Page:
Descriptive Writing Exercises: Creative Writing Lesson Assignments for Description. Here’s a simple writing exercise to help you find a comfortable level of description in your creative writing, followed by further exercises to refine the use of description.
Descriptive Writing Exercise #1 Take a walk around the block. Look at everything – people, cars, trees, flowers, trash, sky, etc.Write a description of your walk, using every appropriate adjective when describing what you saw. Don’t worry about using too many – this is supposed to be overblown.Write a second description of your walk without using any adjectives or descriptive phrases. Now that you’ve done both overblown and bare-bones versions, re-write your walk using a comfortable number of adjectives. Descriptive Writing Exercise #2 Go back to your final version for more revisions: Can you use a stronger noun and delete an adjective? Writing Descriptive Paragraphs - How to Write Descriptive Paragraphs in English for ESL Learners.
Writing descriptive paragraphs can be successful as one of the first writing activities for students.
Start by helping students understand the difference between simple and complex sentences, and move on to practice writing complex sentences. Students should also be familiar with a wide range of descriptive adjectives. Start by having students answer basic questions below. Next, use the writing exercise to expand the answers into a well formed descriptive paragraph. Descriptive paragraphs are often used to describe what a person looks and acts like. Here is an example of a descriptive paragraph: I am forty years old, rather tall and I have blue eyes and short black hair. Written Exercise I Answer these questions about yourself on a piece of paper. How old are you? Now that you have the information about yourself ready. I am _________ years old, I _________________ (your looks). Practice. How to Write a Biography. How to Write a Biography Biographies are delightful fun essays that most students enjoy writing. According to Webster's Dictionary, a biography is—1: a written history of a person's life; 2: biographical writings as a whole; 3: an account of the life of something (as an animal, a coin, or a building).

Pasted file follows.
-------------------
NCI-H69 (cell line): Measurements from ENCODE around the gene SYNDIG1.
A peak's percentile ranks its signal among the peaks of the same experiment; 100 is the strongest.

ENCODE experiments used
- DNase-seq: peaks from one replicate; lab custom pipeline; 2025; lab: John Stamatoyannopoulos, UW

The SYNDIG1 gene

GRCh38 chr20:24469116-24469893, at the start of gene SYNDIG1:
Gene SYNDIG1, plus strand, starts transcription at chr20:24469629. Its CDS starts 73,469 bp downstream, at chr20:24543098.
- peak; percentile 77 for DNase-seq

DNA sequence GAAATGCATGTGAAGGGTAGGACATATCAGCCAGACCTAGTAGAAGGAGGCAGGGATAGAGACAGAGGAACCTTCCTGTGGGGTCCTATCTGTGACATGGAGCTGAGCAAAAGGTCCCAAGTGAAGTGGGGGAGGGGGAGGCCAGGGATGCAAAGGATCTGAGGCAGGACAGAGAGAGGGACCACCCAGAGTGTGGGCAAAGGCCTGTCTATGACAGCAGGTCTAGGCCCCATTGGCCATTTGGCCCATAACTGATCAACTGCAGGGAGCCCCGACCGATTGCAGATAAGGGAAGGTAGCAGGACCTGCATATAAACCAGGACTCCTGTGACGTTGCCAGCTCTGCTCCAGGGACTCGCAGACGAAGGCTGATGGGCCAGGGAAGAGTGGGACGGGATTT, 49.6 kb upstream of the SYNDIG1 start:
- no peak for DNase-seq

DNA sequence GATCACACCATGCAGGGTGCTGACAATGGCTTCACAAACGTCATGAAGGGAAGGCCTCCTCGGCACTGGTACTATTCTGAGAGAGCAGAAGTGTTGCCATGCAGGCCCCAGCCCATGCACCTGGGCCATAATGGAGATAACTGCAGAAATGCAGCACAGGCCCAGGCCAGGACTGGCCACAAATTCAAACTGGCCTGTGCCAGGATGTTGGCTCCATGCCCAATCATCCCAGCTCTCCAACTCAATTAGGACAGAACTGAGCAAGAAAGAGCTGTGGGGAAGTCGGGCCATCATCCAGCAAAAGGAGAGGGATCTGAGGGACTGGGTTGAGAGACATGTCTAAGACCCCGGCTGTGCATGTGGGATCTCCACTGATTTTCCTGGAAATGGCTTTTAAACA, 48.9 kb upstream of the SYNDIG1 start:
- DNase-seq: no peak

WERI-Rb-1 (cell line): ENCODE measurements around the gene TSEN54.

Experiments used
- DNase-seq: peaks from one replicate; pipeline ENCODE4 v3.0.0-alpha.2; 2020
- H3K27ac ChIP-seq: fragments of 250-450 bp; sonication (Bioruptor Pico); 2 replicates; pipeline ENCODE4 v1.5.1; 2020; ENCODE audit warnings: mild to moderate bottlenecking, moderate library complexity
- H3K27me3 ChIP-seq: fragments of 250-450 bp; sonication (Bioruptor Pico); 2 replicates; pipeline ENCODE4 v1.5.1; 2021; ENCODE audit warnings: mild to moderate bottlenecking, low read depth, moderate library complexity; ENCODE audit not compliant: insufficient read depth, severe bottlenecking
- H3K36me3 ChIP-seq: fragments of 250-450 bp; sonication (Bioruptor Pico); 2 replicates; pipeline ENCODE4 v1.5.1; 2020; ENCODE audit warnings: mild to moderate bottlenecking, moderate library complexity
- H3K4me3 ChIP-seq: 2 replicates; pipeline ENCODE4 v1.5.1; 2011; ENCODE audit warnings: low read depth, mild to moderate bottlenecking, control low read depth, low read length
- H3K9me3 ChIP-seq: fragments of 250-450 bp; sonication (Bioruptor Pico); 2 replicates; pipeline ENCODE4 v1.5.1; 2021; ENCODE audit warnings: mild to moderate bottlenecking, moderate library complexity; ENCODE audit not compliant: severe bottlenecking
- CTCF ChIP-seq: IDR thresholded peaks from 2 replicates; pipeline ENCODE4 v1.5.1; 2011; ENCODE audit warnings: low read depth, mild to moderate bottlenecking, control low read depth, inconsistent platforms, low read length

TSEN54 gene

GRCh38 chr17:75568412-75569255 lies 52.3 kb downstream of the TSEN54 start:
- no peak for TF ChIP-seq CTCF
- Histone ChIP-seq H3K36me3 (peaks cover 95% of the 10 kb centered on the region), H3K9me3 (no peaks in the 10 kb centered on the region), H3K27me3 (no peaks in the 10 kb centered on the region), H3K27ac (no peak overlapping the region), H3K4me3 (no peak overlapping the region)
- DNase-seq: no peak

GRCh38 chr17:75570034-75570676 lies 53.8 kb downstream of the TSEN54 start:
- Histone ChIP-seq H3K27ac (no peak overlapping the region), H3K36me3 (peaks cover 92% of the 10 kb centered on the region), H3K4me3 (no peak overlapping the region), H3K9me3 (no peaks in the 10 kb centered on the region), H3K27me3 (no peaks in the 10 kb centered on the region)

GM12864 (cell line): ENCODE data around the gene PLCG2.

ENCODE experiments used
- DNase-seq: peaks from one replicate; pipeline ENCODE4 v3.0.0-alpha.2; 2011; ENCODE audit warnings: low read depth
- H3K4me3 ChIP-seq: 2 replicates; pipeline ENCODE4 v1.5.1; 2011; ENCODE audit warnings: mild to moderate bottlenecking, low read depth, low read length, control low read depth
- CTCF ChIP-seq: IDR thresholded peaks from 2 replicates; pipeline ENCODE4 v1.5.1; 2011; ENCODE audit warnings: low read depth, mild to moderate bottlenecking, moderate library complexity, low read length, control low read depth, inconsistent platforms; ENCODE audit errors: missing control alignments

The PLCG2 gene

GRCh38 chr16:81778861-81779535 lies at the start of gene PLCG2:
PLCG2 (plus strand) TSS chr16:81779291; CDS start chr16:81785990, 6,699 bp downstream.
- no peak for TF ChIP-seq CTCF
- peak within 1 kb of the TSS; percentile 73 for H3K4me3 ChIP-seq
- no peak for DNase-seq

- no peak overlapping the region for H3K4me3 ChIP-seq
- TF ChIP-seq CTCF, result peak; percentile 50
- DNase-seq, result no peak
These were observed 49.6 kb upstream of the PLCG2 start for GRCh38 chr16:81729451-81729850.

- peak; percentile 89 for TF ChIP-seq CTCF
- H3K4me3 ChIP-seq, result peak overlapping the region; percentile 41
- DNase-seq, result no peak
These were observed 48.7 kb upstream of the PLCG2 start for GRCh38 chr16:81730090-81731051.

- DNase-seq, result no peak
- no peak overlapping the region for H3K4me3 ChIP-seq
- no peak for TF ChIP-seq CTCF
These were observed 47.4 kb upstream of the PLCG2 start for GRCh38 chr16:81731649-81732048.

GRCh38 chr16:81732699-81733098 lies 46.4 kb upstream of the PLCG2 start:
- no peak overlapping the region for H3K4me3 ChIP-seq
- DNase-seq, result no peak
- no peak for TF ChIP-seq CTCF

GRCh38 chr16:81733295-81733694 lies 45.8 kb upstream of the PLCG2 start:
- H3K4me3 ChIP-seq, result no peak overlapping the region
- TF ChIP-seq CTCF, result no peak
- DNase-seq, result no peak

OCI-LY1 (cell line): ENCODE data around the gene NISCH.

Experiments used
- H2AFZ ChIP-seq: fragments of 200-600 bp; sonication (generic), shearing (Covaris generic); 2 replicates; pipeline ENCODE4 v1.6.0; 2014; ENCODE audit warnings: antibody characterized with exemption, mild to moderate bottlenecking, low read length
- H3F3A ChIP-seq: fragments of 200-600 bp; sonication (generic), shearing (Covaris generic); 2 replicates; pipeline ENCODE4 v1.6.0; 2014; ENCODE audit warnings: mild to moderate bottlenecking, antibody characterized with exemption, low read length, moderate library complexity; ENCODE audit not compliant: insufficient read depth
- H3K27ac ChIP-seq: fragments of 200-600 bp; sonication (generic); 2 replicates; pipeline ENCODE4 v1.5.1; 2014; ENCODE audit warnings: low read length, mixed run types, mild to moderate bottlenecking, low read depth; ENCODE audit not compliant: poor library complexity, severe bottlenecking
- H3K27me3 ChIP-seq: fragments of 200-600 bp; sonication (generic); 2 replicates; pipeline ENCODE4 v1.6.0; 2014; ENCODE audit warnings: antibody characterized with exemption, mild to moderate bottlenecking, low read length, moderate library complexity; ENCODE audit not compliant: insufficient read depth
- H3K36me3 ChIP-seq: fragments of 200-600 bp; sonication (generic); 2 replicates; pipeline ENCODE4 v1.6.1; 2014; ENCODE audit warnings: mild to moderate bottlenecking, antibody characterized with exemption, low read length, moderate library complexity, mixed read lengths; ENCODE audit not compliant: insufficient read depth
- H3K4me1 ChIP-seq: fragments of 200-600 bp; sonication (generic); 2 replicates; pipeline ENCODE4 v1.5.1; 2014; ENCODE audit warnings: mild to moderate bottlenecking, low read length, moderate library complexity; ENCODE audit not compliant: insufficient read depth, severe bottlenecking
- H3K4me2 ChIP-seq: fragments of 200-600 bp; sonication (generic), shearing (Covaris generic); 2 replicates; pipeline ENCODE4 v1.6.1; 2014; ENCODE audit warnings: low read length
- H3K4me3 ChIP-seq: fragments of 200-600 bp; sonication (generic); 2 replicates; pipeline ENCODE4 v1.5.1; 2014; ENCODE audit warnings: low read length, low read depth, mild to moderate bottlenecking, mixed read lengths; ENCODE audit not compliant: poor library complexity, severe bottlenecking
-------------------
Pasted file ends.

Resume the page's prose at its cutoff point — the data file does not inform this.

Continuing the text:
In your class work, Biographies will be simple (and usually quite short) essays about someone else's life. An autobiography on the other hand, is a story (or essay) about your own personal life. As this section is about Biographies, you must keep yourself out of the essay altogether. Biography - How to Write an Interesting Biography. A biography is a written account of the series of events that make up a person's life.
Every student will write a biography at some point, but the level of detail and sophistication will differ. A fourth grade biography will be much different from a middle school-level biography or a high school or college-level biography. However, each biography will include the basic details. The first information you should gather in your research will include biographical details and facts. You must use a trustworthy resource to ensure that your information is accurate.
Using research note cards, collect the following data, carefully recording the source for each piece of information: Basic details include:Date and place of birth and death Family information Lifetime accomplishments Major events of life Effects/impact on society, historical significanceWhile this information is necessary to your project, these dry facts, on their own, don't really make a very good biography.
How to Write a Biography. Homework Center: How to Write a Biography. How to write a speech. Learning how to write a speech is a daunting task.
Where to start? The journey usually starts with a blank piece of paper and a few scattered ideas in your head. Here's my first tip: That blank sheet of paper is your worst enemy, and will continue to be so until you take the first tentative steps to write your speech. But wait! Don't start writing just yet. Writing a speech is like many things. My purpose in showing you how to write a speech is not to force you to use a system that may not work for you. With a little bit of work, a dash of perseverance and equal parts perspiration and inspiration, this course will guide you from blank page to standing ovation. Of course that takes us back to our friend, the blank page.